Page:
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Candidate Fernsler focuses on health, education

Keith Fernsler (Submitted photo)

Keith Fernsler is a District 37 Democratic candidate for the House of Representatives who is focused on improving education, health care and the community.

The retired Dickinson State University professor wants to ensure that schools receive the funding they need.

Fernsler says under the current budget, Dickinson State was requested to cut its budget by 15-18 percent, a decision with which he doesn't agree.

"If we want this college to provide our future in professions and in vocational work and leaders in our communities, it has to have support," he said. "It has to have the resources and the budget to be able to do that."

Instead of the 15-18 percent budget cuts to DSU and other service agencies and institutions, he said they should "set some kind of priority in terms of what needs to be funded at what levels."

Affordability and availability of child care also are a priority of the candidate. He said that the cost of child care in North Dakota makes it difficult for families to afford, and there are not enough child care centers.

"In almost every community in North Dakota, the space available is less than the demand," Fernsler said.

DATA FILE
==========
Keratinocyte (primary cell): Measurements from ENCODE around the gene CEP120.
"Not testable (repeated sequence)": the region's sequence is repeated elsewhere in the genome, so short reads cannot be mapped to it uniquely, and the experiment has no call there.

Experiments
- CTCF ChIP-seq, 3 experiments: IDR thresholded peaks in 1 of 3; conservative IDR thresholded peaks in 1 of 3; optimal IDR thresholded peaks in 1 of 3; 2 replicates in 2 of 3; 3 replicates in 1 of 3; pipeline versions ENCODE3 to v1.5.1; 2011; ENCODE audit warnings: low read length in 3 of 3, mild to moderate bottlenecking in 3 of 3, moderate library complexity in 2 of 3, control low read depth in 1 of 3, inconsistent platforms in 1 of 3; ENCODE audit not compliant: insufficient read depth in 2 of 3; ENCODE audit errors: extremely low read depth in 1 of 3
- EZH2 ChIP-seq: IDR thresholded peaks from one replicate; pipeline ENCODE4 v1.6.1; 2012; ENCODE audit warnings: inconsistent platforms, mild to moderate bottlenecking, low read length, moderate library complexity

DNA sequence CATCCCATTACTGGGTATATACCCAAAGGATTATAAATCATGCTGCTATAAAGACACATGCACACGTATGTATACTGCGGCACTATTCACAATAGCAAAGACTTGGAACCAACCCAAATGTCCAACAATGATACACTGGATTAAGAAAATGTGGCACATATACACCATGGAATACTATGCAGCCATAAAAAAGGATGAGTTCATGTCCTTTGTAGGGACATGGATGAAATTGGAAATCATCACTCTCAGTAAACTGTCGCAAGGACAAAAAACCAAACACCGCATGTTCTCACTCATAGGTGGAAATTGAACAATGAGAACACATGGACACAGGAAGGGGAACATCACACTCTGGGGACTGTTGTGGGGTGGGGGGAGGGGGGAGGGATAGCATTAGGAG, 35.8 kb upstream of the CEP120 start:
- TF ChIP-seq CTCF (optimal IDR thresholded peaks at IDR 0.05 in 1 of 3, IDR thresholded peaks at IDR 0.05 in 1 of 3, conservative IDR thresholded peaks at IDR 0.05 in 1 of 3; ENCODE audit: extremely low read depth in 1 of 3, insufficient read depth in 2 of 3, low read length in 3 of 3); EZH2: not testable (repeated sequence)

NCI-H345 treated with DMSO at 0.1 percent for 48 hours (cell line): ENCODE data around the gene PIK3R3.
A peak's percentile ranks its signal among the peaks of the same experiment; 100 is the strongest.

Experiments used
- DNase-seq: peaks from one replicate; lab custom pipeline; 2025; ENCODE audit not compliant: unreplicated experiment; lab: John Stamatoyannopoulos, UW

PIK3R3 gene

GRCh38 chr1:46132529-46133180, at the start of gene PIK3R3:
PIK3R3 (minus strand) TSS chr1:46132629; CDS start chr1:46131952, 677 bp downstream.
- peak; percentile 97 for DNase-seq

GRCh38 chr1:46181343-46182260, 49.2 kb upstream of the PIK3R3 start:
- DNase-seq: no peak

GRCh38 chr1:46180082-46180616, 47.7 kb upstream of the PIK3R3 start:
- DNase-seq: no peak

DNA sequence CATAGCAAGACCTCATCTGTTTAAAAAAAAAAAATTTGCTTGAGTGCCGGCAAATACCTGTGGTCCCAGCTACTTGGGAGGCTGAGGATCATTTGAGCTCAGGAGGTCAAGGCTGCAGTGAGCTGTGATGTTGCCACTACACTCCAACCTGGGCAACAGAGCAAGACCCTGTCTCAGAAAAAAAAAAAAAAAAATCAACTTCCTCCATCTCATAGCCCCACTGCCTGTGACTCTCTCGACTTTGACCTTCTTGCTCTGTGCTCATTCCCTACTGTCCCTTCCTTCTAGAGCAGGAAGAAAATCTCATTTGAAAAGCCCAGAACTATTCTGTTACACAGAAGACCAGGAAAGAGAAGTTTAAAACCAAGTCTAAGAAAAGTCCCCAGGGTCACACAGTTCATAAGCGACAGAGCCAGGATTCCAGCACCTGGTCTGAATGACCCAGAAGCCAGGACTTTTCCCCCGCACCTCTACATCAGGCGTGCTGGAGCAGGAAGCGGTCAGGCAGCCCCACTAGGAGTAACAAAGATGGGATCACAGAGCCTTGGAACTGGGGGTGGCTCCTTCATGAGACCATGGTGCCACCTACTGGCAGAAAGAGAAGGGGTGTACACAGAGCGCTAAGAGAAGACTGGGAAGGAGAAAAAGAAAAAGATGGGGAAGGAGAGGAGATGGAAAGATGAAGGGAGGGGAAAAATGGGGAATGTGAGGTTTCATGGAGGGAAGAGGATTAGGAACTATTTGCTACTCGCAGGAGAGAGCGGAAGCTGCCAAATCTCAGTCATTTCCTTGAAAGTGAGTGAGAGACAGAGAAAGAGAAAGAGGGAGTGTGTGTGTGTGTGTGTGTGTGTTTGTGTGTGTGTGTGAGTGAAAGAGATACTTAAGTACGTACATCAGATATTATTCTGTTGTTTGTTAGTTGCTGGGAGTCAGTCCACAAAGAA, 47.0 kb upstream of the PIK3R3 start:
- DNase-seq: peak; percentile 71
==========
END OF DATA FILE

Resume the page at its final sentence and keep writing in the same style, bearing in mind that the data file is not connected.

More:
He also makes affordability and availability of health care a priority. Part of that is aimed toward people with pre-existing conditions. The Comprehensive Health Association of North Dakota, or CHAND, is too expensive, he said.

"The premiums begin at almost $360 a month for somebody less than 18 years of age," said Fernsler. From there, it steadily increases to about $15,000 a year, he said.

"It's nice that they have (CHAND), but it's not affordable," he added. "Often people who have pre-existing conditions don't have huge incomes."

Fernsler, who is involved in his community through various organizations including First Congregational Church-UCC where he sings in the choir and serves on the council, North Dakota United, Dickinson Area Library Foundation Board and Happy Sing Along Singers, wants to build Dickinson's social services, which he suggested haven't been addressed by Republicans as much as the physical aspects of the community.

"We need to build the communities and make them as strong as possible, and that's not just roads and physical infrastructure," he said. "It also means that we need Badlands Human Service Center; we need social services; we need addiction, mental health and behavioral service programs, and we need to have those be local."

Fernsler said he's running to help Legislature move away from one party rule. Fernsler and fellow Democrat Fern Pokorny are campaigning against incumbent Republicans Mike Lefor and Vicky Steiner.

"There's only about a quarter of the representatives who can watch what's going on with the three-quarters who are in charge," he said. "One party can't police itself from bad policy and bad behavior. We need a loyal opposition. That has to reach a critical mass in order to start building good relationships across party lines."

The way to move away from the supermajority, he said, is to vote in more Democrats.

"(Democrats) failed to provide credible candidates for several elections, but this time it's different. ... Now, for this election, the voters have a choice."

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